After looking around at alternatives to Tivo, I settled on MythTV [mythtv.org] [MythTV.org]. Lots of plugins (DVD, Video, etc) and surprisingly stable.
    I run an Epia Nehemiah 1Ghz w/512 MB RAM with a Hauppauge PVR 350. The web front end makes all my Tivo using coworkers drool. Yes, it was a pain in the rear to get everything working, but in the end, I gained some knowledge and have one neat little system.
    • Re:MythTV (Score:4, Interesting)

      by CommandNotFound (571326) on Friday January 23, 2004 @08:07PM (#8071956)
      Has anyone tried KnoppMyth, which is basically a customized Knoppix ISO that anchors to the hard drive with MythTV? I have MythTV installed to a RH9 box, and it wasn't too difficult to install, but for a newb I suspect a CD installer would be easier. I looked at Windows products, but I really wanted the Mame/Emu frontend more than the PVR functions, so Myth was a no-brainer.
      • Re:MythTV (Score:5, Informative)

        by rusty0101 (565565) on Friday January 23, 2004 @09:29PM (#8072428) Homepage Journal
        I used knoppmyth to set up two boxes, going to make a couple of changes and use one as a front end, the other as a three tuner server. Possibly this weekend. Latest Journal entry is my experience.

        Web site with a forum (you may still want to search through e-mail list archives, I don't) is http://www.mysettopbox.tv/

        R4 worked for me after some tweeking that I agree would be more than the original article writer would like. I am comfortable with Linux, including Debian, so it was not a problem for me. I am hopping R5 will be out soon, and will take care of the few issues I had.

        One item that the KnoppMyth forums have that you may find handy is a tier 1, tier 2, tier 3 listing for hardware configurations that worked out of the box, with minor changes, or not at all.

        -Rusty
    • Re:MythTV (Score:3, Insightful)

      This poor guy gave up, when he couldn't solve a floppy seek on boot error...

      He couldn't get past booting linux on the thing - not exactly a stunning indictment of MythTV!


    • After rebates, I paid about $550 for my Tivo box, including lifetime subscription. Is the DIY hardware more or less expensive? For all the time and trouble, I think it would be difficult to save money. The only advantage over Tivo is that you are free to do whatever you want with your MythTV box (and recorded TV shows ;-)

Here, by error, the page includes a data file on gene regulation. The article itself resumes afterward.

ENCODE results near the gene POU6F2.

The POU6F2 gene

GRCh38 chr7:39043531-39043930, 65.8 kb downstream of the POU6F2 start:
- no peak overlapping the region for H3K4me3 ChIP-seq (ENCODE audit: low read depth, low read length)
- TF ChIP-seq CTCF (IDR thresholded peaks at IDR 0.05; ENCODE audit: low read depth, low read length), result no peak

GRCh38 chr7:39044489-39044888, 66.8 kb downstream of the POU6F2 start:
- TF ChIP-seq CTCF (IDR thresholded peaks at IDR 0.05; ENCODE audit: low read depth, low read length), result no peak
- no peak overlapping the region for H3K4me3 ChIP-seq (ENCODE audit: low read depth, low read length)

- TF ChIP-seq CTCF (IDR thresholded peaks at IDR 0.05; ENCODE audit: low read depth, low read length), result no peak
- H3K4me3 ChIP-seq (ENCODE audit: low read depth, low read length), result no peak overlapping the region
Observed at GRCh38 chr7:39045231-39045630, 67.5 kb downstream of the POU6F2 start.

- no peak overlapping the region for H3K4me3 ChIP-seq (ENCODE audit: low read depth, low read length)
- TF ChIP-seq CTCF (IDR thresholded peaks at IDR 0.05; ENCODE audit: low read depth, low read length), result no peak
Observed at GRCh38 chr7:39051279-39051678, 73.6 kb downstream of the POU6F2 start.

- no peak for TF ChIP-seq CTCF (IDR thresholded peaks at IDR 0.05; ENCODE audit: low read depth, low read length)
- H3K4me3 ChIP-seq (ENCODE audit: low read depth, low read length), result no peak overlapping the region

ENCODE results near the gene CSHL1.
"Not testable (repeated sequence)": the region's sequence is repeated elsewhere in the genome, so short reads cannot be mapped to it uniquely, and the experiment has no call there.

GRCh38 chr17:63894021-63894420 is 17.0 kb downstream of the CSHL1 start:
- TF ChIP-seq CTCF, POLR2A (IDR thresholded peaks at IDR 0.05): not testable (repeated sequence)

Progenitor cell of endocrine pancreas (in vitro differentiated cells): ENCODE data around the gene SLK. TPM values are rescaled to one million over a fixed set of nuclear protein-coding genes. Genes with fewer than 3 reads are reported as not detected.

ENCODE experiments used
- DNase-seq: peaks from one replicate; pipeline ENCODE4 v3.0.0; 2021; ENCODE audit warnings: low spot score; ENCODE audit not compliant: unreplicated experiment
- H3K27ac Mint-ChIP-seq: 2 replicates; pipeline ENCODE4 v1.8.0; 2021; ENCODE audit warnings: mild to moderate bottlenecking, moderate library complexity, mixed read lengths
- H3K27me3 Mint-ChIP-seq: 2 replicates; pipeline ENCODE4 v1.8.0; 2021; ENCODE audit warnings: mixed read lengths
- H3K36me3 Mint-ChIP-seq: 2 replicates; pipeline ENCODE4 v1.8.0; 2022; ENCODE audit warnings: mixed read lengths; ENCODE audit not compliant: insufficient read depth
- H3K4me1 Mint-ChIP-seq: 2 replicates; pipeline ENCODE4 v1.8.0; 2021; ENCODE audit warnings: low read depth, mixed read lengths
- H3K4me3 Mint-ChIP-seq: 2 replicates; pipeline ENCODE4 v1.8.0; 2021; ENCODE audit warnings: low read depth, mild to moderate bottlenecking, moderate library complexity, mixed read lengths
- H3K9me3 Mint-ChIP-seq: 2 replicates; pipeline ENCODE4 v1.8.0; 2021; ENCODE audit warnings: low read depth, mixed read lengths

• 'tho I use SageTV on a self built box, my comments are even more salient with regard to MythTV. I can configure to my specific needs and desires, don't get another bill in the mail and am free to do whatever I want to the content. Just the network acessibility of my box is worth it, viewing shows with VLC and controlling SageTV with VNC is flat out sublime.
      • The DIY approach does cost more, unless you happen to have the hardware lying around.

        But, as many other people have stated, with the setup guide mentioned in the article (which I also mentioned in another post), you can install all of MythTV via apt-get. This gives you much more functionality than a TiVo, as you get not only timeshifting of TV, but you also get the ability to do picture slideshows, watch/rip DVD's, playback videos (stored on the hard drive), view the weather forecast, and play games under
    • Re:MythTV (Score:2, Informative)

      by darco (514434)
      I also run MythTV [mythtv.org] on my PVR... It is an Asus Pundit [asus.com] with 2 ATi TV-Wonder cards. I can be recording two different TV programs and watching a pre-recorded program all at the same time. Plus, I can run MythTV on my workstation in my office and watch TV as if my workstation had a TV adapter, all over the network. Same goes for the TV recordings. Excellent software, always getting better.